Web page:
This increases Swedfund’s total commitment to US$14.45 million.
“Small and medium-sized companies need access to long-term financing with the purpose to create jobs. We are happy to announce this additional investment that enables us to reach more SMEs getting access to finance in some of the least developed countries in the world,” said Swedfund’s CEO Maria Håkansson.
Development Finance Institutions like Swedfund, have a key role in helping to increase the number of sustainable businesses in developing countries as well as supporting their growth and resilience particularly after the Covid-19 pandemic.
In Sub Saharan Africa, nine out of ten jobs are generated in the private sector, with an estimated 80 per cent of these in small and medium-sized companies.
Since Swedfund’s first investment in August 2020, the fund manager has invested in approximately 20 companies enabling entrepreneurs to access the financing and support they need to strengthen and develop their businesses in regions often neglected by investors.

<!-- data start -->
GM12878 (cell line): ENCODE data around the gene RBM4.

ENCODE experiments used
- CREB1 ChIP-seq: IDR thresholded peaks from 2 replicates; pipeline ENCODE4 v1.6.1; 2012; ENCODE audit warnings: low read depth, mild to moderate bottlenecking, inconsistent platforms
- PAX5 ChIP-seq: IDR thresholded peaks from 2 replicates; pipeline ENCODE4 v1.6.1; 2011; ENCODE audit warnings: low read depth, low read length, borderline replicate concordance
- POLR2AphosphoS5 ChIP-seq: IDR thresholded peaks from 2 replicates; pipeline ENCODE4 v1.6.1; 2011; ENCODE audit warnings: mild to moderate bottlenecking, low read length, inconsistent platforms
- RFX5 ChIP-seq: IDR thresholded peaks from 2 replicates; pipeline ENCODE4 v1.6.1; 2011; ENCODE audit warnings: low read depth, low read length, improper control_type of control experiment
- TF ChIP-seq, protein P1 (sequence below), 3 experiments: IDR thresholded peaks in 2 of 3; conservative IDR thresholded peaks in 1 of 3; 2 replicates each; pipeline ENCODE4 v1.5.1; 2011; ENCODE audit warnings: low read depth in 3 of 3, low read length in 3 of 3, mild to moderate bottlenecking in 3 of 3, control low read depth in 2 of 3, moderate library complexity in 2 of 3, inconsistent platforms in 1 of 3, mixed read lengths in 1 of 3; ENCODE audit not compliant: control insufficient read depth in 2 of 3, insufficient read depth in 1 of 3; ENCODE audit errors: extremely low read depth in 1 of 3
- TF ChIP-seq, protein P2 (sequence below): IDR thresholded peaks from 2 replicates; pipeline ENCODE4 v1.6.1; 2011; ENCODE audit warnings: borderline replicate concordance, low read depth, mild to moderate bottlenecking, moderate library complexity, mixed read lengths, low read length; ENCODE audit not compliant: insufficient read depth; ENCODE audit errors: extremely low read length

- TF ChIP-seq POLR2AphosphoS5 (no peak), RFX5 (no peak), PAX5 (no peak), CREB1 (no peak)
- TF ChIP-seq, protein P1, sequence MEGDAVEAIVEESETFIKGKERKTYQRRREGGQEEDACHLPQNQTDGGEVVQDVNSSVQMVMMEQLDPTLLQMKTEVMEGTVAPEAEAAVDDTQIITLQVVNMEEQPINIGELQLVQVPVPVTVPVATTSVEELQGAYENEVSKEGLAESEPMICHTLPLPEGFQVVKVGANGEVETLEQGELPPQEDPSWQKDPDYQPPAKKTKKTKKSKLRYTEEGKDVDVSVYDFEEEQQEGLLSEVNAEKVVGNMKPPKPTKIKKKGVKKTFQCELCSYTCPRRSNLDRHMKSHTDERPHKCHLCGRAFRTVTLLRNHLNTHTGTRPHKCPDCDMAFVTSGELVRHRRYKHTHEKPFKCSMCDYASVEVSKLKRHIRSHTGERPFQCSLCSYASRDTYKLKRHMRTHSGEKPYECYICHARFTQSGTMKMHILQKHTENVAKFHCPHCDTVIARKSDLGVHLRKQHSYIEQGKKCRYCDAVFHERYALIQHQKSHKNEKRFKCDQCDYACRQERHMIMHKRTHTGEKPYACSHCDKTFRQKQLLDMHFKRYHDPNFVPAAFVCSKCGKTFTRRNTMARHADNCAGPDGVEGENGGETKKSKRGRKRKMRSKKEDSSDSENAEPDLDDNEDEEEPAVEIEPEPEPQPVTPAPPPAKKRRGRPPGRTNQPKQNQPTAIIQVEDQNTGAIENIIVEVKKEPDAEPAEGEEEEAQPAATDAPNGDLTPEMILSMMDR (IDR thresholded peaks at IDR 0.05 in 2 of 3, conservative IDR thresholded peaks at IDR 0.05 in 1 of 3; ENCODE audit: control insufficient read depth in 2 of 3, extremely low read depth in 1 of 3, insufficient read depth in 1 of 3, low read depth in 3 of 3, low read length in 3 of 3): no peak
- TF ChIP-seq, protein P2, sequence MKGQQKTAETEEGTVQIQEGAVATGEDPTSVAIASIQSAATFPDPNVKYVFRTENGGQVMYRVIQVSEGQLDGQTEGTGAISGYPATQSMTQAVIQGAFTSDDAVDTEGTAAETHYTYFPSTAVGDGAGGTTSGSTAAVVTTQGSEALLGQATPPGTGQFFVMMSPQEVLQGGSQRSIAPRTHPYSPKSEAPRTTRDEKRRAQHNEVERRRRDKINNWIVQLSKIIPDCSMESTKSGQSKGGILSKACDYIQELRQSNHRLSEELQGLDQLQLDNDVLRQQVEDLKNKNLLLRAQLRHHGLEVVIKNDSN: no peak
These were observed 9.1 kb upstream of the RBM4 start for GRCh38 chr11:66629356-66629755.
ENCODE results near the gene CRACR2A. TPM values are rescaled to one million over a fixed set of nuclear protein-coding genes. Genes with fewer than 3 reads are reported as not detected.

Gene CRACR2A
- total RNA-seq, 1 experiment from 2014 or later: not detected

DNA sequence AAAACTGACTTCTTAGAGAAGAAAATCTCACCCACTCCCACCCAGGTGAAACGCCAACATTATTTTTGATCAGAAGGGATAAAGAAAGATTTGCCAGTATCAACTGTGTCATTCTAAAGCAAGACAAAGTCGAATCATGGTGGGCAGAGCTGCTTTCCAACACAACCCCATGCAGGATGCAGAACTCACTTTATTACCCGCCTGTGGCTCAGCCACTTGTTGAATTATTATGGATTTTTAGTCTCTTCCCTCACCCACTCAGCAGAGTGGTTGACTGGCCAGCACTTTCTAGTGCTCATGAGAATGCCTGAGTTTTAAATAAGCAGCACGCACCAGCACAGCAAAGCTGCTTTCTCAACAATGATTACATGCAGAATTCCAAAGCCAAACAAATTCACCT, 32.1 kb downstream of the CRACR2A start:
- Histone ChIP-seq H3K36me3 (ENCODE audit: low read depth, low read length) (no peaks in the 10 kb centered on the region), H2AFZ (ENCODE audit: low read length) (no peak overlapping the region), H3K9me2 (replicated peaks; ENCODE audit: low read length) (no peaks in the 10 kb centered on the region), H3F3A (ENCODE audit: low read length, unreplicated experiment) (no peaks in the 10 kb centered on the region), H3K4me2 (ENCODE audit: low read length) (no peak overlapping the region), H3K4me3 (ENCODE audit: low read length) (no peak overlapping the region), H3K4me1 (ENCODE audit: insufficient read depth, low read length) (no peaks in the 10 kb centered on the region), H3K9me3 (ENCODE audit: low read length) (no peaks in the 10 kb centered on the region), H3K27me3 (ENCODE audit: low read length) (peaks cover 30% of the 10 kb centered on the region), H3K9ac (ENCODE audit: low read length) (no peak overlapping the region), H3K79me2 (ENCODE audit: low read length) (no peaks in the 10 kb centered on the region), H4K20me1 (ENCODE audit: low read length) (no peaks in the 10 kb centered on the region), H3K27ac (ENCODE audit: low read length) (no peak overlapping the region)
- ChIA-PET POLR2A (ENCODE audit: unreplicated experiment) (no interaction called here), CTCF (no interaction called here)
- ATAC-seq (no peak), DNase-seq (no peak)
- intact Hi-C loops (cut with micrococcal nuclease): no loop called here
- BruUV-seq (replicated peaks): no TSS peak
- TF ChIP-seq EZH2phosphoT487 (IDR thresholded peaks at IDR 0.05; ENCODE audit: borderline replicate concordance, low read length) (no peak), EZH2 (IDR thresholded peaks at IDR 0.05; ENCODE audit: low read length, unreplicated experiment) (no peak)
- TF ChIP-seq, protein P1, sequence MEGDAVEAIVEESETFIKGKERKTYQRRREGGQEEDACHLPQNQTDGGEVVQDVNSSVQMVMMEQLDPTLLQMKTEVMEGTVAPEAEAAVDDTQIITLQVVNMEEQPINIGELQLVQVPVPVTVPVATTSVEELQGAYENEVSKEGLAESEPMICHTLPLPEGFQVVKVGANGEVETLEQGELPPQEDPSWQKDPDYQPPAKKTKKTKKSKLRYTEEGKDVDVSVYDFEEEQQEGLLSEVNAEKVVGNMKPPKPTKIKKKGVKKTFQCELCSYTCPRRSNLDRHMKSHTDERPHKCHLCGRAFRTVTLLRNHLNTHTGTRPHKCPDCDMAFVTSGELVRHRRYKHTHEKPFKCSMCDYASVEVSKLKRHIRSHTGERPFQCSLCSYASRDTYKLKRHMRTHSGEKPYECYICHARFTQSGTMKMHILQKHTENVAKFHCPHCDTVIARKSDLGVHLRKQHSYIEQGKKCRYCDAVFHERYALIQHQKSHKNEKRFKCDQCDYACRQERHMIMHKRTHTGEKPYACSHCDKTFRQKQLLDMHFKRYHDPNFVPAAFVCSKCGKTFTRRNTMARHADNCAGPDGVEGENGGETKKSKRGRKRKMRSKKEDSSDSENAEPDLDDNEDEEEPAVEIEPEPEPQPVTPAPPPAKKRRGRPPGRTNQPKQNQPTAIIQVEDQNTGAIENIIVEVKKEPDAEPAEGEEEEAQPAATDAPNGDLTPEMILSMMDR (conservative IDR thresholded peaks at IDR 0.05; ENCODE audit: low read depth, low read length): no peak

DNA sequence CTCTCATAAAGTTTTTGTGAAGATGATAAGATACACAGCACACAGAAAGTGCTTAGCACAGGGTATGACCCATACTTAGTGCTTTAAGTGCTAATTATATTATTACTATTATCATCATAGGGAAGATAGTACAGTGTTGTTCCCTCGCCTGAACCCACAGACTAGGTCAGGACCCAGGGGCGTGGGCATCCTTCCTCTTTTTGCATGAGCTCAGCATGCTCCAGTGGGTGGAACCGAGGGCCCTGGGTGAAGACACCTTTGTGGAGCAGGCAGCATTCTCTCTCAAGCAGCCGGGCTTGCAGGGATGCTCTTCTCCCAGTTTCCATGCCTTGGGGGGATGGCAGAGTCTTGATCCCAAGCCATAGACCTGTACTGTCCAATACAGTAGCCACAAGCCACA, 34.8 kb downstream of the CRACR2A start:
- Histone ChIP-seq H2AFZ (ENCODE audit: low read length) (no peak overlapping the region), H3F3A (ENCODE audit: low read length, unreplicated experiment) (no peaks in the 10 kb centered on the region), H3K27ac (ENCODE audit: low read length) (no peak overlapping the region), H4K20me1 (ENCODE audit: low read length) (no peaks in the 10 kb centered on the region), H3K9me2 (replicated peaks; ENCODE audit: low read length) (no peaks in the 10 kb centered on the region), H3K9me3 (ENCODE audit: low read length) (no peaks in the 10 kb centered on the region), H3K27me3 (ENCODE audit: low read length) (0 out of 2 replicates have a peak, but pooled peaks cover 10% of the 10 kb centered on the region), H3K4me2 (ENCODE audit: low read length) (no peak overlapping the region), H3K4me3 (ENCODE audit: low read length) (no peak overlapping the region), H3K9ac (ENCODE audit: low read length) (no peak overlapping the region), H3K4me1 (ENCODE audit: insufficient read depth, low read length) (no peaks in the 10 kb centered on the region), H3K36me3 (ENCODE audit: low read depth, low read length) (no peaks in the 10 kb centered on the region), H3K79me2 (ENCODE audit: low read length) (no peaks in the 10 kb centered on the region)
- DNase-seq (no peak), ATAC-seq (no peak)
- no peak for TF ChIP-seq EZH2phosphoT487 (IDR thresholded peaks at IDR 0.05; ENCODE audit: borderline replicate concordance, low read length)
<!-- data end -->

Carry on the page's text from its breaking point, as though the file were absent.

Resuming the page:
This additional investment also provides Swedfund with the opportunity to support further improvement of Environmental, Social and Governance processes, especially with respect to labour rights, gender and human rights in the fund’s portfolio companies.
In 2021, The Co-operative Bank of Kenya (Co-op Bank), which is the fourth-largest bank in Kenya by assets, secured a long-term syndicated loan of US$15 million from the Swedish development bank -Swedfund.
The funding was for onward lending to small and medium- sized enterprises (SMEs) in the country.
While announcing the long-term funding, whose interest rate was not disclosed, Swedfund said that the facility would uplift Co-op Bank’s lending to the small enterprises who have been most affected by economic disruption from the Covid-19 pandemic.